Thursday, November 25, 2010

Season Closure

So far, it has been about failure. Our muscled fail from fatigue. Our skin fails from endless razor sharp holds. Usually, we fail to send the pitches, and sometimes we fail to find gear good enough to hold our falls. Kevin fails to aim correctly into the poop bag, and my urine stream fails to miss sprinkling Kevin with a few stray drops. The weather sends us running, and most of the time we are overwhelmed by the magnitude of what we are trying to do.

Eleven-thirty pm, day five: Kevin and I nervously huddle in our single portaledge. The pitch above us is a relentless hairline, fingertip seam with a few fixed peckers. To send it we must lie back up eighty feet of tendon straining pin scars, stem through a dripping wet streak of slime, attempt to dry our shoes and hands while standing on dime edges and then, after an hour of tenuous struggle burl through the bouldery crux that Kevin has named the "lift the car off the baby" move. As if that isn't enough, we are doing this in the middle of the night on our fifth straight day of climbing. As I lace up my shoes we tell jokes--- an effort to distract ourselves from the stress. Early in the season we tried climbing during the day, but the Dawn Wall bakes from sun up til sun down. So for optimal conditions we have resigned to climbing with the bats.

I go up on lead, but after seventy feet my fingers slip out of a wet pin scar. On my second try I shakily reach the anchor with numb toes, then let out a scream that could be heard from Curry Village. Kevin follows, climbing efficiently, but his foot slips ten feet from the top. On his second try he fires through the pitch with the determination of a freight train climbing a great mountain range.

For a week we battled a similar pattern. The internal struggle just as intense as the external battle. On day seven we reach the crux. Our nerves are fried but we push on. Kevin gives pitch 12 seven burns, I spend three hours trying to link the moves on pitch 13. Dark clouds roll in. The top of El Cap vanishes, and then the clouds begin to swirl around us. We check the weather forecast on our phones. It calls for five days of hard snow and high winds; four feet of accumulation on top of the wall. We were counting on sitting out some stormy weather, but this will likely put the wall out of commission for a week or more. We discuss whether to retreat for hours. Our biggest concern is ice fall after the storm. In the end, we decide sticking it out would be pointlessly reckless, so we rap with all of our gear and call it for the season.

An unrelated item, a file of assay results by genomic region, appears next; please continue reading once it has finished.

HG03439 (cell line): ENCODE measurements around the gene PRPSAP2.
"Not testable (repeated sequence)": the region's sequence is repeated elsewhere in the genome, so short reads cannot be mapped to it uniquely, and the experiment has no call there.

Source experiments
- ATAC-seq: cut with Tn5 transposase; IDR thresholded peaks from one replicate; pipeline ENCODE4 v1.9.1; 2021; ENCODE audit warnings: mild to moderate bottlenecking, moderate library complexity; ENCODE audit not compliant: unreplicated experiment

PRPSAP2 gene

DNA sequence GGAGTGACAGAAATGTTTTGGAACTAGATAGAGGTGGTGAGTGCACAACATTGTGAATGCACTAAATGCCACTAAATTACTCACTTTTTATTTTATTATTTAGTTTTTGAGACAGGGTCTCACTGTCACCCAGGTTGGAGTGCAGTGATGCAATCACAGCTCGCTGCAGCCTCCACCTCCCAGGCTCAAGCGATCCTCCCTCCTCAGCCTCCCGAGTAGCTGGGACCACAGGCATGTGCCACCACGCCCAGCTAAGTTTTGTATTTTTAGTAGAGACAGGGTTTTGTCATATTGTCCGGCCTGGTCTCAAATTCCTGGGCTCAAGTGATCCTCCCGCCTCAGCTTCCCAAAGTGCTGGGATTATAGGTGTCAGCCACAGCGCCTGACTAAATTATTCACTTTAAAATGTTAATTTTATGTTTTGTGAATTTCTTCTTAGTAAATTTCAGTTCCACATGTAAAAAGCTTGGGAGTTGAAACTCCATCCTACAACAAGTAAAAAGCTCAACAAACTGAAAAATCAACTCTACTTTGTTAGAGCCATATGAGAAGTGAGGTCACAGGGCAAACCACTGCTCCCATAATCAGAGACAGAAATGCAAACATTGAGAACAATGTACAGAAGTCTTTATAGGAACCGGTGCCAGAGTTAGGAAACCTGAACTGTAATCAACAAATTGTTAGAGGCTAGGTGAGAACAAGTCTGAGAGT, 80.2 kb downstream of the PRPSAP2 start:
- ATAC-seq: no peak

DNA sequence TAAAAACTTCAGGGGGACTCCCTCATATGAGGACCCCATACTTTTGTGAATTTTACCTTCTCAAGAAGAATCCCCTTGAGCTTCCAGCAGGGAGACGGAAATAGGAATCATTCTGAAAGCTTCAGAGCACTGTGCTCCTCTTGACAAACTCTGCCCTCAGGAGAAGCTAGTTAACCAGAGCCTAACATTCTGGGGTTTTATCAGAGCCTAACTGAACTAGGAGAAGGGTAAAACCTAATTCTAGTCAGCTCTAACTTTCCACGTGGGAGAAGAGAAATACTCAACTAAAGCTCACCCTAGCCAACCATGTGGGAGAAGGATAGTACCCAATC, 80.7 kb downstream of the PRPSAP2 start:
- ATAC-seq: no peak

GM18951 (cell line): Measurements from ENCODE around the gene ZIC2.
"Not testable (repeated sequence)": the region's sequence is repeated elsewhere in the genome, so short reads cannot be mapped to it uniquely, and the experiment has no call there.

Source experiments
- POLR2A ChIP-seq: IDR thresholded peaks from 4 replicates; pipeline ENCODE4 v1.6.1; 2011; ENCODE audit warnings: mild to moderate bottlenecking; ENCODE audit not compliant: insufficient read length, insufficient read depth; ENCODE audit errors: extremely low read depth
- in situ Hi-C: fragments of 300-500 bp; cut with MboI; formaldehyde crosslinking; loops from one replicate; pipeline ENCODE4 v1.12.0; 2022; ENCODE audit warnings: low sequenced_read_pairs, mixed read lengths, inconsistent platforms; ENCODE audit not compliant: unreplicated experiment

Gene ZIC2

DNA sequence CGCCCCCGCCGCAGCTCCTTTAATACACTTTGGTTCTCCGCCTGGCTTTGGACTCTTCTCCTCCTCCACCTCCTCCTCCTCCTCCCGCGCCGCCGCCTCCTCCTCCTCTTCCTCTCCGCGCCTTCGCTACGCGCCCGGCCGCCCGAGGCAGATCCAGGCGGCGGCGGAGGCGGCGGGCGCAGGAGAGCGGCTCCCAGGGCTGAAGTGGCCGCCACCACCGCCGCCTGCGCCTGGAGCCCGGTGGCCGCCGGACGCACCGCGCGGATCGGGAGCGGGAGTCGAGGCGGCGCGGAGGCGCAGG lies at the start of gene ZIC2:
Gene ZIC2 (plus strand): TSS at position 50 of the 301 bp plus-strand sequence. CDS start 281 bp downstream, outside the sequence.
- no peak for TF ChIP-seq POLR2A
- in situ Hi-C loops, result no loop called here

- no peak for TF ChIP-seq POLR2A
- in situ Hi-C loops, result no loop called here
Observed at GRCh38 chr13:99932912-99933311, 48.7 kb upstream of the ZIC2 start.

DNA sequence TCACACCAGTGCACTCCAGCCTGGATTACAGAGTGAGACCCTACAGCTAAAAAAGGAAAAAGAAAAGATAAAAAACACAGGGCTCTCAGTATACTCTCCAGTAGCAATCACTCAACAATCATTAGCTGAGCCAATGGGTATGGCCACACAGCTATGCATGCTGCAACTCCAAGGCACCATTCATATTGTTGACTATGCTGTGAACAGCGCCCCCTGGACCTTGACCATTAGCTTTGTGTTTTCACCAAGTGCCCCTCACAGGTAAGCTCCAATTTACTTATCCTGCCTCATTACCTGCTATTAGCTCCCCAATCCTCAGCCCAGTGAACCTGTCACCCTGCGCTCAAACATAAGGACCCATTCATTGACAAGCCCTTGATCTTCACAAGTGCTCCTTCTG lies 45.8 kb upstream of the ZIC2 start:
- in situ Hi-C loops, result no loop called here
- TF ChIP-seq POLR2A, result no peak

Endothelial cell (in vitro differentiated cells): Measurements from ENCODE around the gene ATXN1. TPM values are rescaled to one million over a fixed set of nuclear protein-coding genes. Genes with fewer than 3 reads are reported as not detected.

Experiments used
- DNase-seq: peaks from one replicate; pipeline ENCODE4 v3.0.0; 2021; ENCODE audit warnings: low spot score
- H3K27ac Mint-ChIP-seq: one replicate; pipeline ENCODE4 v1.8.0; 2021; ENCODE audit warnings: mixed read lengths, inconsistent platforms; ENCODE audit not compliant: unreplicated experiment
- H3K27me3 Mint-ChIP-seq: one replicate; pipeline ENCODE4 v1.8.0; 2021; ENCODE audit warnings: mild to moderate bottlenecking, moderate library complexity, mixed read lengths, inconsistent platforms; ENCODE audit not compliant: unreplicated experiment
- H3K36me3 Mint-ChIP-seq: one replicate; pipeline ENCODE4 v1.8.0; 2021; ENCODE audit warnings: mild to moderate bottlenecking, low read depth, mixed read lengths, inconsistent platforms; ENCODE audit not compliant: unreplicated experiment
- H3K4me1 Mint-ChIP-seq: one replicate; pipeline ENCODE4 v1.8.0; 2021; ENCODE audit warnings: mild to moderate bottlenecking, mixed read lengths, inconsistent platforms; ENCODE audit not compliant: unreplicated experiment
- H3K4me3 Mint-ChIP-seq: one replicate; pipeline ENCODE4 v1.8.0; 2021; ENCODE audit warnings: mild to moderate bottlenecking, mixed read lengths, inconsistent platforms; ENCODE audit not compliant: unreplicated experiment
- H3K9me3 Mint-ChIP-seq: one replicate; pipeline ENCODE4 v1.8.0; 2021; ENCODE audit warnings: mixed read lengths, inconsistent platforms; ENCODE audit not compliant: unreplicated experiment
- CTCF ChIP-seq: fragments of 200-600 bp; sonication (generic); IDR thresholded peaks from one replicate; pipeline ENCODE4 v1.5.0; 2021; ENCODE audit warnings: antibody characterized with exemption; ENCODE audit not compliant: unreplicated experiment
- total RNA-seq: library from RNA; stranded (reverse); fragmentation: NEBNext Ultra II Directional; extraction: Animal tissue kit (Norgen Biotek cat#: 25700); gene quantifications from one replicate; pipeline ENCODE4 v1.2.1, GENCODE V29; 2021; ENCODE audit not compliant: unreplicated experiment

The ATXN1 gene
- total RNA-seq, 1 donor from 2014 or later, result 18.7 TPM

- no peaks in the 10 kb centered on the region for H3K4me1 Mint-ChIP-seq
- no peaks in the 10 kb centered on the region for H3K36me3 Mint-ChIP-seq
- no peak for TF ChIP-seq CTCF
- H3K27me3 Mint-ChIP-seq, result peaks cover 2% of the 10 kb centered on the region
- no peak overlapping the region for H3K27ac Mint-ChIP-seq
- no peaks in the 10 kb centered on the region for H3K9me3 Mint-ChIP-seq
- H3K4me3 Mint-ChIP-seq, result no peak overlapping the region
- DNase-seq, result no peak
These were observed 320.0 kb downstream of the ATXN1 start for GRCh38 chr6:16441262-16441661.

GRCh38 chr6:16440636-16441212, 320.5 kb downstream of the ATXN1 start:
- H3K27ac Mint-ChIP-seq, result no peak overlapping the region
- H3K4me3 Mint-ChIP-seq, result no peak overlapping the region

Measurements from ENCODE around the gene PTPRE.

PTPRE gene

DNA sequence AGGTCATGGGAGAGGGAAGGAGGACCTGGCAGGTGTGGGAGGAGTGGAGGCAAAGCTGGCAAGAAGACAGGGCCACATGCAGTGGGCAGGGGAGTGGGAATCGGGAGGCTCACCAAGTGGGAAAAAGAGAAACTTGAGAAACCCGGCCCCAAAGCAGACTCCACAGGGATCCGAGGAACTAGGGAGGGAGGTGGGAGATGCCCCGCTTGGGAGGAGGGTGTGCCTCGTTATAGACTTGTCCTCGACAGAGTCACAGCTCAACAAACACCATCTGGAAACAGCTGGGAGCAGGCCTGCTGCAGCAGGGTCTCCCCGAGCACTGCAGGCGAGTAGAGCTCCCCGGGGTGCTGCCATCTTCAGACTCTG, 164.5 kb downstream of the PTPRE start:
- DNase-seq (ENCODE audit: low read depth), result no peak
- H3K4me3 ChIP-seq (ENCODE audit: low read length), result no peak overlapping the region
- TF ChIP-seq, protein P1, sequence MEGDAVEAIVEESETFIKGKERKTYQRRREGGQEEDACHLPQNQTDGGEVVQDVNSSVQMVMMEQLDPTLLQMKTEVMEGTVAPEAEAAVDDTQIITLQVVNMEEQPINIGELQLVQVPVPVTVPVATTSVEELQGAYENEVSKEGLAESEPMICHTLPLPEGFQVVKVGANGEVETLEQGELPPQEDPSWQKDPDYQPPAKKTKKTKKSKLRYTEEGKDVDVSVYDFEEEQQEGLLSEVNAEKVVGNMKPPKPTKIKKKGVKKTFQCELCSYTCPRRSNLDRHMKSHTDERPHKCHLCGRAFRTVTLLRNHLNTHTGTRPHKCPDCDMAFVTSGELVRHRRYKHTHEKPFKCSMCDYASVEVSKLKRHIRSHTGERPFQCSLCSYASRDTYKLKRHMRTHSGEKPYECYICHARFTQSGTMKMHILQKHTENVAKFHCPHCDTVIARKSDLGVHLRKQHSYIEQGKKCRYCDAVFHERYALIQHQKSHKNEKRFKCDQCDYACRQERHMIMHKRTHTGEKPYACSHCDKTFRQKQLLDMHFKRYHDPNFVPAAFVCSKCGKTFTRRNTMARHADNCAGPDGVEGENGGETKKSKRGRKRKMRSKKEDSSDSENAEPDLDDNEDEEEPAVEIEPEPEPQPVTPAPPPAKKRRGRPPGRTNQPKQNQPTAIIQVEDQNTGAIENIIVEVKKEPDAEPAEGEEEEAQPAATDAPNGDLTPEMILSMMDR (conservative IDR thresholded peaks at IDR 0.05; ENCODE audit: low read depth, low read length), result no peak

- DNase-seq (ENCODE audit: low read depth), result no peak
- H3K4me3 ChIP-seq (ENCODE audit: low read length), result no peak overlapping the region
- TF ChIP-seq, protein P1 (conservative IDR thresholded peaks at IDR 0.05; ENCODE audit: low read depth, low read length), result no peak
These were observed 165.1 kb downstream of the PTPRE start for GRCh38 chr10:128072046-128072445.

Driving home my mind is already on logistics for next time. Maybe we build an ice deflector for the portaledge... yeah! That will help.

Leaving Yosemite for the season.

8 comments:

  1. i'll bring out a giant kevlar umbrella for the top next season.

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  2. Just a phenomenal, inspiring effort that so many people in the climbing world shared with you. Well done, bad luck on the weather front, and good luck with the effort next time around. Technical question: why not do it slightly earlier in the season? Cheers!

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  3. Great post, and amazing effort. Thanks for keeping us all posted on this incredible journey.

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  4. really impressive, good luck guys!

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  5. Amazing dream, courageous effort. Your work is very inspiring. Good luck in the spring, hope to come by and offer encouragement and some awe.

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  6. What an inspiring effort. So psyched I decided to ditch Nepal this winter for Patagonia! Want that big wall buzzzzz!!

    Thanks for sharing!

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  7. You only fail if you never try. Send or no send you guys are living the dream and inspiring climbers all over the world. Congrats on getting so far on attempt one, I've got high hopes for you guys on attempt two!

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